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    The Oort cloud, which is part of the solar system, goes about a quarter of the way there.
     
  33. RichNY

    RichNY Pre-takeoff checklist

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    Intelligent life on earth?
    We play sports that induce brain trauma to get an education.
    Have you watched any You Tube videos?
    Read any factual causes from the NTSB?
    Seen any TV commercials?
    Driven on roads with other drivers?
    Name any government not driven by greed and corruption?
    Walked around in a Walmart lately?
    Have you seen photos from any war?
    Visited any internet forums?
    Oh, we're an intelligent life form alright.
     
  34. FastEddieB

    FastEddieB Final Approach

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    All quite unwarranted assumptions.

    Yes, it's a daunting task. Yes, calculating the odds involves speculation (but less all the time).

    Throw into it the fact that intelligent life may develop in ways not conducive to communication outside their worlds (think dolphins on this planet). Or be other than carbon based and living out lives on vastly different time scales than ours.

    Finally, yes, space is huge. That means we may receive signals millions of years after they were propagated. And that if we chose to "answer" it would be millions of years before our signals arrived, and the civilization could be long gone. As might ours in the millions of years to get a return answer. Huge hurdle to any real two-way communication - ever, unless new ways around the currently understood laws of physics are discovered.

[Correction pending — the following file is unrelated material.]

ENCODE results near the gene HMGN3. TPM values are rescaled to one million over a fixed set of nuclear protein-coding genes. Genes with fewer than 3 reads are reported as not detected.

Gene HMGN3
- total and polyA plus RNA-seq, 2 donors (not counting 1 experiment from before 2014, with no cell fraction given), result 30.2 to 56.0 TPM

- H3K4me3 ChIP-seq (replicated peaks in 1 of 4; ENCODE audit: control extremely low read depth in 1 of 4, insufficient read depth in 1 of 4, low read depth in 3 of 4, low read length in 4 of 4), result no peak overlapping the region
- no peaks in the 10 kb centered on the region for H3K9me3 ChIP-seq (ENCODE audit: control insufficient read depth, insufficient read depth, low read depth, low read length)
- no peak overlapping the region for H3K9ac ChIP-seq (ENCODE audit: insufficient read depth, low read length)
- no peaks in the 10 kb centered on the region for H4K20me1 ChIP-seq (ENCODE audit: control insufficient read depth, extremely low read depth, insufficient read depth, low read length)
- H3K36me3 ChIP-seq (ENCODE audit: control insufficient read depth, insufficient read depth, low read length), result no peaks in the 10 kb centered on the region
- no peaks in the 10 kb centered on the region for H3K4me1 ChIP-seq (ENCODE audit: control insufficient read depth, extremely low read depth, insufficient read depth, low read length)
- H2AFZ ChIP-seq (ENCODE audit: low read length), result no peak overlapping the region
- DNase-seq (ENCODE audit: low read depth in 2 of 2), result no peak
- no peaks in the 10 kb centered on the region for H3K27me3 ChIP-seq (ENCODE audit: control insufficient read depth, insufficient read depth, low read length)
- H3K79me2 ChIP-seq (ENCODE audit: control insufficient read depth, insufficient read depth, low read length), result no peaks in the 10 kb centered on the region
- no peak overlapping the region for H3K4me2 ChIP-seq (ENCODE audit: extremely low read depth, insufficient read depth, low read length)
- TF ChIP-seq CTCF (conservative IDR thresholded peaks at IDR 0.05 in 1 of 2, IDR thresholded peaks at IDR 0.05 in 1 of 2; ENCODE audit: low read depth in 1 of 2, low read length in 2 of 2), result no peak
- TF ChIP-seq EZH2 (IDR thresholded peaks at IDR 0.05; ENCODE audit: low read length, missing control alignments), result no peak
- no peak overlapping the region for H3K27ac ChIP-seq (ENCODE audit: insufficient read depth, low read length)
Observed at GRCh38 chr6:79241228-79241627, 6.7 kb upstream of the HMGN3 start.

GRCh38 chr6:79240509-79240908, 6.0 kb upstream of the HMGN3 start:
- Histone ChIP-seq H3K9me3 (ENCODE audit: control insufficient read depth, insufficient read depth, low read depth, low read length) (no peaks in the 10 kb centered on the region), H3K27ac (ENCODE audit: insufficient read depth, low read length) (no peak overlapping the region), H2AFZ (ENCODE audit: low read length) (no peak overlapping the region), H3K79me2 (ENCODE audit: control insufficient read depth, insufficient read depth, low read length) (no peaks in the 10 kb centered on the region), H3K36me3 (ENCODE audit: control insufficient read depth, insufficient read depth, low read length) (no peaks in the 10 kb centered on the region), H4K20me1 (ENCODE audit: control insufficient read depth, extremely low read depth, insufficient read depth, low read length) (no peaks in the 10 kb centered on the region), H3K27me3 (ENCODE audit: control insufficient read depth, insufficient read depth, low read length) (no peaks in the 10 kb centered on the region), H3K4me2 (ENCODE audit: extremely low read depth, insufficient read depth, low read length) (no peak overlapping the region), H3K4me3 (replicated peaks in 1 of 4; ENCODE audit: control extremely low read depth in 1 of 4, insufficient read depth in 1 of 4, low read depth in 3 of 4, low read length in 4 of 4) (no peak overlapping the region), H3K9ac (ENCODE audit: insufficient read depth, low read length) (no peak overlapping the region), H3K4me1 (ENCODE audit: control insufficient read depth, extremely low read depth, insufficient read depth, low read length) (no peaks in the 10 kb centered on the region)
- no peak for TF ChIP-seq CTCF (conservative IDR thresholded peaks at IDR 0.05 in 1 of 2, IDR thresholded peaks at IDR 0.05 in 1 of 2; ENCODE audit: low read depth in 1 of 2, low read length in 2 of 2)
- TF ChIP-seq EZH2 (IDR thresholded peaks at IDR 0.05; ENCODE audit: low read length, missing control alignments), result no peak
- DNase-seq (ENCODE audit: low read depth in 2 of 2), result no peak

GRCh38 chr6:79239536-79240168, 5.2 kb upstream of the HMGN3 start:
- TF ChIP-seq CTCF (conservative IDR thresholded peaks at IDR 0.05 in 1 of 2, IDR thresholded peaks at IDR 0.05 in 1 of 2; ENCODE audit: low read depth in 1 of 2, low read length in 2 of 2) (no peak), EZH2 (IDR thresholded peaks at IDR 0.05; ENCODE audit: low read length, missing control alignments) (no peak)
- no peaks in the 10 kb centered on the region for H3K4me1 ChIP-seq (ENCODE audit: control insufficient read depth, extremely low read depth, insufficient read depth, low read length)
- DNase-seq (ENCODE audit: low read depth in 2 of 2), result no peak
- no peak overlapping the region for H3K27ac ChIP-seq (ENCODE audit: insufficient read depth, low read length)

Anyway, the sort of defeatism and negativism shown by José, as also seen in others areas, kind of surprises me.
     
    Last edited: Feb 28, 2014
  35. Geico266

    Geico266 Touchdown! Greaser!

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    I grew up wondering about life on other planets. "To boldly go where no man has gone before." Star Trek stuff.

    I remember Kennedy saying; "We choose to do these things not because they are easy, but because they are hard."

    The prospects of finding new life or other planets to inhabit is simple amazing to me, brings back all those starry eyed feelings I had as a kid.

    Then I watch an episode of Honey BooBoo and I want to throw up. :lol:
     
  36. MAKG1

    MAKG1 Touchdown! Greaser!

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    Not millions of years. Thousands. Kepler has shown that planets are around most stars and habitable planets aren't THAT rare. Don't confuse it with SETI, though. It's mission is only to find and characterize nearby exoplanets in a small patch of sky. That answers important questions about solar system formation, quite separate from extraterrestrial life.
     
  37. EdFred

    EdFred Touchdown! Greaser!

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    Unless we want to chat it up with some hot Andromedean babes.